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Evergreens Jerome K. Jerome


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Table Of Contents: Evergreens

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Let us lay hold of such men and women; let us grapple them to us with hooks of steel; let us cling to them as we would to rocks in a tossing sea. We do not think very much of them in the summertime of life. They do not flatter us or gush over us. They do not always agree with us. They are not always the most delightful society, by any means. They are not good talkers, nor--which would do just as well, perhaps better--do they make enraptured listeners. They have awkward manners, and very little tact. They do not shine to advantage beside our society friends. They do not dress well; they look altogether somewhat dowdy and commonplace. We almost hope they will not see us when we meet them just outside the club. They are not the sort of people we want to ostentatiously greet in crowded places. It is not till the days of our need that we learn to love and know them. It is not till the winter that the birds see the wisdom of building their nests in the evergreen trees.

And we, in our spring-time folly of youth, pass them by with a sneer, the uninteresting, colorless evergreens, and, like silly children with nothing but eyes in their heads, stretch out our hands and cry for the pretty flowers. We will make our little garden of life such a charming, fairy-like spot, the envy of every passer-by! There shall nothing grow in it but lilies and roses, and the cottage we will cover all over with Virginia-creeper. And, oh, how sweet it will look, under the dancing summer sun-light, when the soft west breeze is blowing!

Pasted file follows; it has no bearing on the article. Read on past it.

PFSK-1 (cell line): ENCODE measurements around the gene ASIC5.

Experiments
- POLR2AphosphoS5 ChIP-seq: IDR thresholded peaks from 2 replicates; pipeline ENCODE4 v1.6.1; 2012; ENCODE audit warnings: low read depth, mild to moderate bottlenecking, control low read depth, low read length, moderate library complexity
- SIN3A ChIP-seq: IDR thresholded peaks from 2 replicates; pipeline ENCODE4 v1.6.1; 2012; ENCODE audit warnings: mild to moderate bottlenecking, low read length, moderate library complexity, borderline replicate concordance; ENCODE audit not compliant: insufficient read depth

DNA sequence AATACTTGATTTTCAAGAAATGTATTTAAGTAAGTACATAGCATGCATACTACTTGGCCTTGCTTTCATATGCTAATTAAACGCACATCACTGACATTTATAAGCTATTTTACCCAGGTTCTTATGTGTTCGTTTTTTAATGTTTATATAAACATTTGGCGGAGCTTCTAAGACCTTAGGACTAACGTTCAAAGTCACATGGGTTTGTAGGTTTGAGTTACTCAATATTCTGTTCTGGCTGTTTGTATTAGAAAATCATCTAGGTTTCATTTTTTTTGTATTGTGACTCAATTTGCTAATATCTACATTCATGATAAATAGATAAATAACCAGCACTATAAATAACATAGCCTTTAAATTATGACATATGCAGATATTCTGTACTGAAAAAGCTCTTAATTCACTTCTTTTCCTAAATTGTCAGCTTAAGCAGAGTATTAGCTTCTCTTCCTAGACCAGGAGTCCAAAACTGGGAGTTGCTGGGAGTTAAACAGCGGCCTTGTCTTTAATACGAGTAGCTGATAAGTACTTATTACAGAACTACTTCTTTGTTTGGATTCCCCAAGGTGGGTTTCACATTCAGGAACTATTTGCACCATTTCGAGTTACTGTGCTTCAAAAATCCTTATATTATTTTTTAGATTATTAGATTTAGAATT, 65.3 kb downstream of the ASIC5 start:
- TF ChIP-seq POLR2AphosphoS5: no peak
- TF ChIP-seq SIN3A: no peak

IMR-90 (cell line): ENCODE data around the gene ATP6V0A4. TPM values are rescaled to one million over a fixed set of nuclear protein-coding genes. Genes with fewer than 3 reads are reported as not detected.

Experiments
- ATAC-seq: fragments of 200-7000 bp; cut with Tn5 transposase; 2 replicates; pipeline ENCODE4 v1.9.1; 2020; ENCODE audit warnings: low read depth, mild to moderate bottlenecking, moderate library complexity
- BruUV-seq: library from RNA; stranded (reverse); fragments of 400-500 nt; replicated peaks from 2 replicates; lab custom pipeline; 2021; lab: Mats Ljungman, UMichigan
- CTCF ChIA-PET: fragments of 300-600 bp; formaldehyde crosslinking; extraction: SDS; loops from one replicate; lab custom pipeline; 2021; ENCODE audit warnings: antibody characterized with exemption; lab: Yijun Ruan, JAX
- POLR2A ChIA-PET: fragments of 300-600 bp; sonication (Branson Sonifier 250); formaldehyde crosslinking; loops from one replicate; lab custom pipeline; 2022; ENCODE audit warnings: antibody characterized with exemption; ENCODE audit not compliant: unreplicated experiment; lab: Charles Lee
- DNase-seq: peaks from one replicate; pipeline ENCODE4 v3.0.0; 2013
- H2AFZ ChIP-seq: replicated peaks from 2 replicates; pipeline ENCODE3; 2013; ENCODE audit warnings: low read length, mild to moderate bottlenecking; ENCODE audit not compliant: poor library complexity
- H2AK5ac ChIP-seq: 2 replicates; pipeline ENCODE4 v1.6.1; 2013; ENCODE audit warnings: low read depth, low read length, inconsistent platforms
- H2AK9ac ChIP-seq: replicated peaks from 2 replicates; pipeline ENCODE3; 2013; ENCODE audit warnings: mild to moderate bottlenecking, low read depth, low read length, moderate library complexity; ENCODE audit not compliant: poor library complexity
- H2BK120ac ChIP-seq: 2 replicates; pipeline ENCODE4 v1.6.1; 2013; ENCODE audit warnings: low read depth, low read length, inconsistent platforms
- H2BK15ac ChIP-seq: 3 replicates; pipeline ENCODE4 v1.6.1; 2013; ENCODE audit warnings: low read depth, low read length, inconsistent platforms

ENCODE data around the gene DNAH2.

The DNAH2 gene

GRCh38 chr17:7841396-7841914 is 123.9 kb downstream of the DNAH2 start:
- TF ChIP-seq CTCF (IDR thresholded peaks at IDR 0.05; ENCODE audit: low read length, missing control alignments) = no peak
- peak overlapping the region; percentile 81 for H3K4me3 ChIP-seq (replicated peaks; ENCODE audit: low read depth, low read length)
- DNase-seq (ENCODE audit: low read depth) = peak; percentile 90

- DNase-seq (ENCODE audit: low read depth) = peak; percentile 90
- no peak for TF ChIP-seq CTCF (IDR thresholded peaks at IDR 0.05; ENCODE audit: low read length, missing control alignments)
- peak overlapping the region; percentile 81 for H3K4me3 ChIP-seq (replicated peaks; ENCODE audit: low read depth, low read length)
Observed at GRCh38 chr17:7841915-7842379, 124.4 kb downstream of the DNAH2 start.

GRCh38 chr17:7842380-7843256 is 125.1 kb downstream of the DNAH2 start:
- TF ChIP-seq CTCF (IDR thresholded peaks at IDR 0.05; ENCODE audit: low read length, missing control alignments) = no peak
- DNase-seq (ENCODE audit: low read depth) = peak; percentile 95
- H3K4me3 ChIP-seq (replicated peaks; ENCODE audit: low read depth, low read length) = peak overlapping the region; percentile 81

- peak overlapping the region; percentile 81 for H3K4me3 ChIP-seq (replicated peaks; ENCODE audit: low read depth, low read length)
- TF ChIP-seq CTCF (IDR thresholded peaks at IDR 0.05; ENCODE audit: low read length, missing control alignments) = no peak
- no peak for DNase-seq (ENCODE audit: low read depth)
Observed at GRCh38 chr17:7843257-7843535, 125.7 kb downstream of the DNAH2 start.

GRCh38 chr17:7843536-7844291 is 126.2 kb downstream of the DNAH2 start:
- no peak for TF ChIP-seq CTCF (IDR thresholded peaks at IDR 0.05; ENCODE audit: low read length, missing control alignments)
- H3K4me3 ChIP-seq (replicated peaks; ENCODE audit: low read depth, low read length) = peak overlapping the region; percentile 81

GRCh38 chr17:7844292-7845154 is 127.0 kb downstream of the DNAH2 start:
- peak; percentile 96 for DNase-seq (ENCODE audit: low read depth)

And, oh, how we shall stand and shiver there when the rain and the east wind come!

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Oh, you foolish, foolish little maidens, with your dainty heads so full of unwisdom! how often--oh! how often, are you to be warned that it is not always the sweetest thing in lovers that is the best material to make a good-wearing husband out of? "The lover sighing like a furnace" will not go on sighing like a furnace forever. That furnace will go out. He will become the husband, "full of strange oaths--jealous in honor, sudden and quick in quarrel," and grow "into the lean and slipper'd pantaloon." How will he wear? There will be no changing him if he does not suit, no sending him back to be altered, no having him let out a bit where he is too tight and hurts you, no having him taken in where he is too loose, no laying him by when the cold comes, to wrap yourself up in something warmer. As he is when you select him, so he will have to last you all your life--through all changes, through all seasons.

Yes, he looks very pretty now--handsome pattern, if the colors are fast and it does not fade--feels soft and warm to the touch. How will he stand the world's rough weather? How will he stand life's wear and tear?

He looks so manly and brave. His hair curls so divinely. He dresses so well (I wonder if the tailor's bill is paid?) He kisses your hand so gracefully. He calls you such pretty names. His arm feels so strong a round you. His fine eyes are so full of tenderness as they gaze down into yours.

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Jerome K. Jerome

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